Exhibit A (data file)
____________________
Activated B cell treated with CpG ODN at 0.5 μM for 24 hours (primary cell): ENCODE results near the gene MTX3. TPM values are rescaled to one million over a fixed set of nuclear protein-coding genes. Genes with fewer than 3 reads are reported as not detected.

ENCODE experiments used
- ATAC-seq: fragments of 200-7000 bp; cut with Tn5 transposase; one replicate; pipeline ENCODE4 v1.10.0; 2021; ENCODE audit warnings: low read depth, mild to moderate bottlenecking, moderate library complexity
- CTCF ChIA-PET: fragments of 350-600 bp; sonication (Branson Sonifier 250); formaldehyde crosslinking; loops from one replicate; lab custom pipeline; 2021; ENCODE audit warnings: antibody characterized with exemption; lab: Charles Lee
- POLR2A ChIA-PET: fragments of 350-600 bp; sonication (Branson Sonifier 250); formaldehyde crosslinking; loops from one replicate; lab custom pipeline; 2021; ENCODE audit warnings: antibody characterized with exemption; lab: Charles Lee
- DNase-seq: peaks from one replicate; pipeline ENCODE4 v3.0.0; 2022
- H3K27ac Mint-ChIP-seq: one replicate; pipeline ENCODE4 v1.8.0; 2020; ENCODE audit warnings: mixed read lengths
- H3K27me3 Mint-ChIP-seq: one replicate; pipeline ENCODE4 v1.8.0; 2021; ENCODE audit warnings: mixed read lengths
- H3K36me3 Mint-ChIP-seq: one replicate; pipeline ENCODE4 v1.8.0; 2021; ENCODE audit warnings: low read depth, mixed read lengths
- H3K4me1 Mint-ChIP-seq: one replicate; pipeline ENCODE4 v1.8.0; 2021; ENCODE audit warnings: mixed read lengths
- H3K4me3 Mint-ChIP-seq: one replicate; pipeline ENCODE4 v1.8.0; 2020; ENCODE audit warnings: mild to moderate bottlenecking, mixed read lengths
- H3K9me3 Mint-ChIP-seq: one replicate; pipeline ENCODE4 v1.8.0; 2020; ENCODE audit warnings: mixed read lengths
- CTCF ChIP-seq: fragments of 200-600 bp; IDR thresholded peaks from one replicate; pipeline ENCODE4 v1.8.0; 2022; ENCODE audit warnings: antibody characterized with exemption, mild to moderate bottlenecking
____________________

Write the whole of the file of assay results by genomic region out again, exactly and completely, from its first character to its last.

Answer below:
Activated B cell treated with CpG ODN at 0.5 μM for 24 hours (primary cell): ENCODE results near the gene MTX3. TPM values are rescaled to one million over a fixed set of nuclear protein-coding genes. Genes with fewer than 3 reads are reported as not detected.

ENCODE experiments used
- ATAC-seq: fragments of 200-7000 bp; cut with Tn5 transposase; one replicate; pipeline ENCODE4 v1.10.0; 2021; ENCODE audit warnings: low read depth, mild to moderate bottlenecking, moderate library complexity
- CTCF ChIA-PET: fragments of 350-600 bp; sonication (Branson Sonifier 250); formaldehyde crosslinking; loops from one replicate; lab custom pipeline; 2021; ENCODE audit warnings: antibody characterized with exemption; lab: Charles Lee
- POLR2A ChIA-PET: fragments of 350-600 bp; sonication (Branson Sonifier 250); formaldehyde crosslinking; loops from one replicate; lab custom pipeline; 2021; ENCODE audit warnings: antibody characterized with exemption; lab: Charles Lee
- DNase-seq: peaks from one replicate; pipeline ENCODE4 v3.0.0; 2022
- H3K27ac Mint-ChIP-seq: one replicate; pipeline ENCODE4 v1.8.0; 2020; ENCODE audit warnings: mixed read lengths
- H3K27me3 Mint-ChIP-seq: one replicate; pipeline ENCODE4 v1.8.0; 2021; ENCODE audit warnings: mixed read lengths
- H3K36me3 Mint-ChIP-seq: one replicate; pipeline ENCODE4 v1.8.0; 2021; ENCODE audit warnings: low read depth, mixed read lengths
- H3K4me1 Mint-ChIP-seq: one replicate; pipeline ENCODE4 v1.8.0; 2021; ENCODE audit warnings: mixed read lengths
- H3K4me3 Mint-ChIP-seq: one replicate; pipeline ENCODE4 v1.8.0; 2020; ENCODE audit warnings: mild to moderate bottlenecking, mixed read lengths
- H3K9me3 Mint-ChIP-seq: one replicate; pipeline ENCODE4 v1.8.0; 2020; ENCODE audit warnings: mixed read lengths
- CTCF ChIP-seq: fragments of 200-600 bp; IDR thresholded peaks from one replicate; pipeline ENCODE4 v1.8.0; 2022; ENCODE audit warnings: antibody characterized with exemption, mild to moderate bottlenecking